Viagra 'a possible solution' to treat oxygen-deprived newborns: Study

February 16, 2024
Viagra, primarily known as an erectile dysfunction drug, may also help treat babies who run out of oxygen during pregnancy or at birth

Toronto, Feb 16 (IANS) Viagra, primarily known as an erectile dysfunction drug, may also help treat babies who run out of oxygen during pregnancy or at birth (neonatal encephalopathy), according to a study.

Options to treat oxygen-deprived newborns are limited. Therapeutic hypothermia is the only option used to prevent brain damage in such cases, but 29 per cent of babies who receive it still develop significant neurological sequelae.

A team of researchers at the Montreal Children’s Hospital (MCH) in Canada, in a new clinical study showed that the administration of sildenafil, marketed under the brand name Viagra, could be a possible solution.

“This is the first proof-of-concept study to attempt to repair the brain damage caused by neonatal encephalopathy,” said the team.

Using sildenafil in babies with such sequelae despite therapeutic hypothermia was found “feasible and safe”.

“Currently, when a baby has brain damage, there is little we can offer other than supportive care such as physiotherapy, occupational therapy or specialised care. If we had a drug that could repair the brain, it could change the future of these babies. It would be a victory for them, for their family and for society in general,” said Pia Wintermark, neonatologist at the MCH.

Previous research in rat models showed that sildenafil can have neurorestorative properties in adult stroke patients. The team therefore thought of experimenting its effects on the brains of newborn babies.

The first phase of the clinical study involved 24 babies born at 36 weeks of gestation or more, with moderate to severe neonatal encephalopathy, who had been placed on therapeutic hypothermia and had brain damage despite treatment.

Of the group, eight received sildenafil starting on the second or third day of life, twice a day for seven days (total of 14 doses). A placebo was administered to three other babies.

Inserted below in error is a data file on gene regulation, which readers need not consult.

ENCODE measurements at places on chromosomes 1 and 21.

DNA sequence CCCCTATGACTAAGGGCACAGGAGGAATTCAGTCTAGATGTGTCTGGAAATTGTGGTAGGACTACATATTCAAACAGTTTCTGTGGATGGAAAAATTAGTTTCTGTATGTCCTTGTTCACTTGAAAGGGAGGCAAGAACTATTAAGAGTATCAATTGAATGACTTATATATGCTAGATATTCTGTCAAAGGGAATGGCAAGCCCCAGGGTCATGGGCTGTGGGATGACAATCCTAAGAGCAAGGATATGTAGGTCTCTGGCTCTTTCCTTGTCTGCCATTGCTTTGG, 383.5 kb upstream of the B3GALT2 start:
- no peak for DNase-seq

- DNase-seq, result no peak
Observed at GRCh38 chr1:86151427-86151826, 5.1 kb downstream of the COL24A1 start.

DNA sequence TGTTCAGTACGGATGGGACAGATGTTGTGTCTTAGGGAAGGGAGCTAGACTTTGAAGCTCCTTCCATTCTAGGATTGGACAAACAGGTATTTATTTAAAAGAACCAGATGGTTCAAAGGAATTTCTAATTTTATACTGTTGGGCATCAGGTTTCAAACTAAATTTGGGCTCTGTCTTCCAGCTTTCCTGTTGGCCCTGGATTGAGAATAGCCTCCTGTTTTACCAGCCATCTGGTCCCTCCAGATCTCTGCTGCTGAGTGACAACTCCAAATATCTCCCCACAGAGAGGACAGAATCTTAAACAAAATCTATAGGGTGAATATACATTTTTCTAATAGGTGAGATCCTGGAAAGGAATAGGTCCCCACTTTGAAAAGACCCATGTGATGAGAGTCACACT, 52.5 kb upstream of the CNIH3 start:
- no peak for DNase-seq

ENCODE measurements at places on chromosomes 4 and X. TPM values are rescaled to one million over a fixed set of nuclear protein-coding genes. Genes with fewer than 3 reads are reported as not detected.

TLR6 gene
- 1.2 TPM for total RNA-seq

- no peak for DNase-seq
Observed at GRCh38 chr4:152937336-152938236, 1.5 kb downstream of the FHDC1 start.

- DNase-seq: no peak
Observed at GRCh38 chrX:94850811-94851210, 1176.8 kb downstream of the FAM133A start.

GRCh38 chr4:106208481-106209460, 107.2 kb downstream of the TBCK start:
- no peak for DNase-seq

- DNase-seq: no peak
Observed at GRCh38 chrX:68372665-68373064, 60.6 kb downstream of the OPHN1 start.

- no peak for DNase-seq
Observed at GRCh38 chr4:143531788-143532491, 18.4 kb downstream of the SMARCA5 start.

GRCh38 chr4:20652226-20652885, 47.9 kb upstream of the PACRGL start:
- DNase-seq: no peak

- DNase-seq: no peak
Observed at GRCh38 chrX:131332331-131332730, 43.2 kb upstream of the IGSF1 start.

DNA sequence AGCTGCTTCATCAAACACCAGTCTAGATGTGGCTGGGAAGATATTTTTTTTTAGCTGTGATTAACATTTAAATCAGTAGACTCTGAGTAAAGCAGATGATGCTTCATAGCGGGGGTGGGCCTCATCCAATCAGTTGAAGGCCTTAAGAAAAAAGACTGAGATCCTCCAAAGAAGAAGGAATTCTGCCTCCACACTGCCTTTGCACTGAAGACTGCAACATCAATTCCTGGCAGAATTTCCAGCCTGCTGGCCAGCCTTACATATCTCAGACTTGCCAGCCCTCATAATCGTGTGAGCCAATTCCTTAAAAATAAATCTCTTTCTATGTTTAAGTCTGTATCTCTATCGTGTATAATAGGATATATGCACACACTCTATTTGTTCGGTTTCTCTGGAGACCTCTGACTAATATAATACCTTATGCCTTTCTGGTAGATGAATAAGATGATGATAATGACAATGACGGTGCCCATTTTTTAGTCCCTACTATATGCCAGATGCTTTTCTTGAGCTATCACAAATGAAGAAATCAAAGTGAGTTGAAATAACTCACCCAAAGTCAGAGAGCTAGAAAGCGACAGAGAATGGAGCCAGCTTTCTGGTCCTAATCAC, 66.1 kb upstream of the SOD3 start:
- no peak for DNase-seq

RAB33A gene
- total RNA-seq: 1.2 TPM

In two of the eight babies, blood pressure slightly decreased after the first dose of sildenafil, but this did not recur thereafter, while no child in the placebo group died.

“The study therefore concludes that sildenafil is safe and well absorbed by babies who have developed brain damage due to neonatal encephalopathy and in whom therapeutic hypothermia has proved ineffective,” the team said.

Further, in an exploratory analysis, five newborns treated with sildenafil showed partial healing of injury, fewer signs of brain volume loss and an increase in deep gray matter at 30 days of age. Nothing of the kind was noted in the placebo group.

Nine out of ten patients were also seen at 18 months for neurodevelopmental evaluation.

In the sildenafil group, one baby in six developed cerebral palsy, compared to three babies in three in the placebo group. Global developmental and fine motor delays were noted in two out of six children given the drug, while all children in the placebo group (3/3) suffered from them.

“All neonates enrolled in this study had significant brain damage at baseline. As such, it was expected that they would develop poorer neurodevelopmental outcomes compared with a general population of neonates with neonatal encephalopathy treated with therapeutic hypothermia,” Wintermark said.

“Sildenafil is inexpensive and easy to administer. If it holds its promise in the next phases of the study, it could change the lives of babies suffering from neonatal encephalopathy all over the world,” the researcher said.

–IANS

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